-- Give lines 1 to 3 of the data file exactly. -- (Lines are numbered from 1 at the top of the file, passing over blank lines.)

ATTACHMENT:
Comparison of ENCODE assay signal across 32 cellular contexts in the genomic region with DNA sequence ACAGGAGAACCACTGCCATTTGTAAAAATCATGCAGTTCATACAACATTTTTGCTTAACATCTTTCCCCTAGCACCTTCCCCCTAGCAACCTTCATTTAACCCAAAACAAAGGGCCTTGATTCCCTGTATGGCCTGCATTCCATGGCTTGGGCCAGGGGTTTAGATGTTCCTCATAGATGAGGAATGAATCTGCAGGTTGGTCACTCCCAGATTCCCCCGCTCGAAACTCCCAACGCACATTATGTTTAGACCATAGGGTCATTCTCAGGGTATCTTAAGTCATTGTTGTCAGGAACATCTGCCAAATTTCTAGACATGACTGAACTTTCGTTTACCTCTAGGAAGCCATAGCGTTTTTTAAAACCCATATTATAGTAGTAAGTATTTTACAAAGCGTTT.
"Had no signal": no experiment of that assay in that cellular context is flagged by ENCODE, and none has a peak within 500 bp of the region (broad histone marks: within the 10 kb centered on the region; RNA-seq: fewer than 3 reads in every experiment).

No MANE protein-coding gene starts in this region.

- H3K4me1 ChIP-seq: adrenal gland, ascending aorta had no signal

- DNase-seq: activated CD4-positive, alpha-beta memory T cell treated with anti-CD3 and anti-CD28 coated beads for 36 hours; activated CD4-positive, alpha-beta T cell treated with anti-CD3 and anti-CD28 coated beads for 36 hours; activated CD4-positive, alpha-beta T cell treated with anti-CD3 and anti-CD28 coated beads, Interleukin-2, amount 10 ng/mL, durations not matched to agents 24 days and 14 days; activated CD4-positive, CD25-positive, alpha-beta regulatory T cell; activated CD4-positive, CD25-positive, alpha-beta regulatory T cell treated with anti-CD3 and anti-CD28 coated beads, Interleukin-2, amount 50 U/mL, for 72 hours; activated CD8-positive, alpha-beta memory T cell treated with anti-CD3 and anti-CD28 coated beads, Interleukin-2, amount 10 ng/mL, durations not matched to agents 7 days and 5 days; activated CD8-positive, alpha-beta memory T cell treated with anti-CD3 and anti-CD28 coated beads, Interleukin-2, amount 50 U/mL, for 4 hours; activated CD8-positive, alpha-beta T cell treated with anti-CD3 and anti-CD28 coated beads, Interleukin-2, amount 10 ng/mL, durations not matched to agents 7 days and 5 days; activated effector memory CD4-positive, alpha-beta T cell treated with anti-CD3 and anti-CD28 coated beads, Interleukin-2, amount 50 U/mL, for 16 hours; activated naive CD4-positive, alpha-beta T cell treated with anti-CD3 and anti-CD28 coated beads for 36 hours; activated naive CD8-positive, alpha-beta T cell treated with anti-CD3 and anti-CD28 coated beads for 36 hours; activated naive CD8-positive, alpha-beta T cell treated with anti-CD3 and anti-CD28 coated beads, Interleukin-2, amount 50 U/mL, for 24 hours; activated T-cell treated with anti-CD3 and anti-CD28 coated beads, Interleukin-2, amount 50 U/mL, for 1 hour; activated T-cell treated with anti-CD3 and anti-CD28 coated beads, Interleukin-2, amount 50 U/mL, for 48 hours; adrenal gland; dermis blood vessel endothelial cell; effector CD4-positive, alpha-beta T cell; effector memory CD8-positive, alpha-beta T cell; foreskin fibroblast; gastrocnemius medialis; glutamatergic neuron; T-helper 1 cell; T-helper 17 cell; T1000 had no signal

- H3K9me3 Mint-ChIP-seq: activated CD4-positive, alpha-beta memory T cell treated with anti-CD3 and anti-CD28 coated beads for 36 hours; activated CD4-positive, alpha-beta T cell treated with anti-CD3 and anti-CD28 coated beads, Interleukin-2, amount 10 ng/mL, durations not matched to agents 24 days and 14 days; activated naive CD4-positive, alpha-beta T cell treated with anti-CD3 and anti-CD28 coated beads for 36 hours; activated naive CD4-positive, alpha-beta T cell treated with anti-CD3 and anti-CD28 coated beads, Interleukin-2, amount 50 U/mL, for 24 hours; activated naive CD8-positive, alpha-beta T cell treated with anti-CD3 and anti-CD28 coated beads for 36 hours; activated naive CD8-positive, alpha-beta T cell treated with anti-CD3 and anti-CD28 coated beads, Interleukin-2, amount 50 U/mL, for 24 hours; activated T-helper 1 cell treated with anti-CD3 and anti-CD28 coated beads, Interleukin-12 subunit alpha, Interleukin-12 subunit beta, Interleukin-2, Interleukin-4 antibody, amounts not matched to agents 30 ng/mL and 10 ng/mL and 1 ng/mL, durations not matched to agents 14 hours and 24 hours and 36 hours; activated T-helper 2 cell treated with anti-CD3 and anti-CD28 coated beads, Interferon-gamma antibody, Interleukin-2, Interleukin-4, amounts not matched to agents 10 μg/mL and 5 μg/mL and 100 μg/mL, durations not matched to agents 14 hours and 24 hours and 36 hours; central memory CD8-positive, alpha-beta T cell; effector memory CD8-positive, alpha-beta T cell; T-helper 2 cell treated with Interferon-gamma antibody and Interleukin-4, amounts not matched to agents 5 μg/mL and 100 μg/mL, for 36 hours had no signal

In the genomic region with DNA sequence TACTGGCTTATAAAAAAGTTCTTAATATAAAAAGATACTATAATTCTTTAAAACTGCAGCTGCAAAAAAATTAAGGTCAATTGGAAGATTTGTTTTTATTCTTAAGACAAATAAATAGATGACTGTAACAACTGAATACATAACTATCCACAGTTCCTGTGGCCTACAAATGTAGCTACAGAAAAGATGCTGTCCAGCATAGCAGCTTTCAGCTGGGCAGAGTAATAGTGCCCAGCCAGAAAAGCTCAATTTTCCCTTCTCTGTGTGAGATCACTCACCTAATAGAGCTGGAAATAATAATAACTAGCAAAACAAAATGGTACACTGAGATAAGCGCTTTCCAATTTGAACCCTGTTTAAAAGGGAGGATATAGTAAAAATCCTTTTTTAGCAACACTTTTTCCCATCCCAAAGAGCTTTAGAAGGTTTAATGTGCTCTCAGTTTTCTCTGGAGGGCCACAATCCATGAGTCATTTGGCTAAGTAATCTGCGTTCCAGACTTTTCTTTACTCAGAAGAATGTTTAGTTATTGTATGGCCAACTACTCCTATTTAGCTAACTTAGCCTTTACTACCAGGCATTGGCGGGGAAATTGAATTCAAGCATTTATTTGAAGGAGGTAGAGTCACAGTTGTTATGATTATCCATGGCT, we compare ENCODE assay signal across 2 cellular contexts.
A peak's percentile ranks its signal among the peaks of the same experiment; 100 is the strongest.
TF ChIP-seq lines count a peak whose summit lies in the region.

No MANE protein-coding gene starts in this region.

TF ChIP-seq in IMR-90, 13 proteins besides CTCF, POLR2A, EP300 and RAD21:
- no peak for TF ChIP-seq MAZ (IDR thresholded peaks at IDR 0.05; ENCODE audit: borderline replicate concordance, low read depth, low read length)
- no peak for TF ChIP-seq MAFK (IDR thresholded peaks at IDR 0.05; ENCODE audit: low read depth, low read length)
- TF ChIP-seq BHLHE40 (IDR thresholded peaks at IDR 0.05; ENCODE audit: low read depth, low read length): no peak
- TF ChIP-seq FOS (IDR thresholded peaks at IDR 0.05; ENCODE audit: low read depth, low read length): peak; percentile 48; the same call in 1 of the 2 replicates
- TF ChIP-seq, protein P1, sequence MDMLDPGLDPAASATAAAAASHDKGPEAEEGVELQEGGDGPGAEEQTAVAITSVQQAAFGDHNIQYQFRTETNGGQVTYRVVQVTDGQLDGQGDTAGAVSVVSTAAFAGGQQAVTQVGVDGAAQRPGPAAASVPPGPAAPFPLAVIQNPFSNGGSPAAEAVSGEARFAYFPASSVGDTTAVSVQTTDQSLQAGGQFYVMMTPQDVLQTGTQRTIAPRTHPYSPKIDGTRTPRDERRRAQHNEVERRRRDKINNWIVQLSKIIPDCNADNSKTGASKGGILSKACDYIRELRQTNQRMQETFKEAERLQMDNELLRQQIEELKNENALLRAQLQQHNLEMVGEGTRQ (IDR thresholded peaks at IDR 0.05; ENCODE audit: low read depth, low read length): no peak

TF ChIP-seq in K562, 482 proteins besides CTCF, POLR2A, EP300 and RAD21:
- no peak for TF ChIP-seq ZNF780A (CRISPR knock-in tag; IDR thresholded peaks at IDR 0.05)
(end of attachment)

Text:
Comparison of ENCODE assay signal across 32 cellular contexts in the genomic region with DNA sequence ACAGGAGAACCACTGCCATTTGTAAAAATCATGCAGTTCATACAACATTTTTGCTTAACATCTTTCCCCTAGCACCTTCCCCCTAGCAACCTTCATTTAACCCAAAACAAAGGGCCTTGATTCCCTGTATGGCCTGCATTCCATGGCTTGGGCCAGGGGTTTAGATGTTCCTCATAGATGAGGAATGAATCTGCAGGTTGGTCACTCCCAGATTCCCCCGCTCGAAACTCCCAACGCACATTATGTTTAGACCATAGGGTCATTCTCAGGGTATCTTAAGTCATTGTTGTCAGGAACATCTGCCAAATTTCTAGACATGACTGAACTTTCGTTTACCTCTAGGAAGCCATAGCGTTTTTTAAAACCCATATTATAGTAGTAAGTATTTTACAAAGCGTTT.
"Had no signal": no experiment of that assay in that cellular context is flagged by ENCODE, and none has a peak within 500 bp of the region (broad histone marks: within the 10 kb centered on the region; RNA-seq: fewer than 3 reads in every experiment).

No MANE protein-coding gene starts in this region.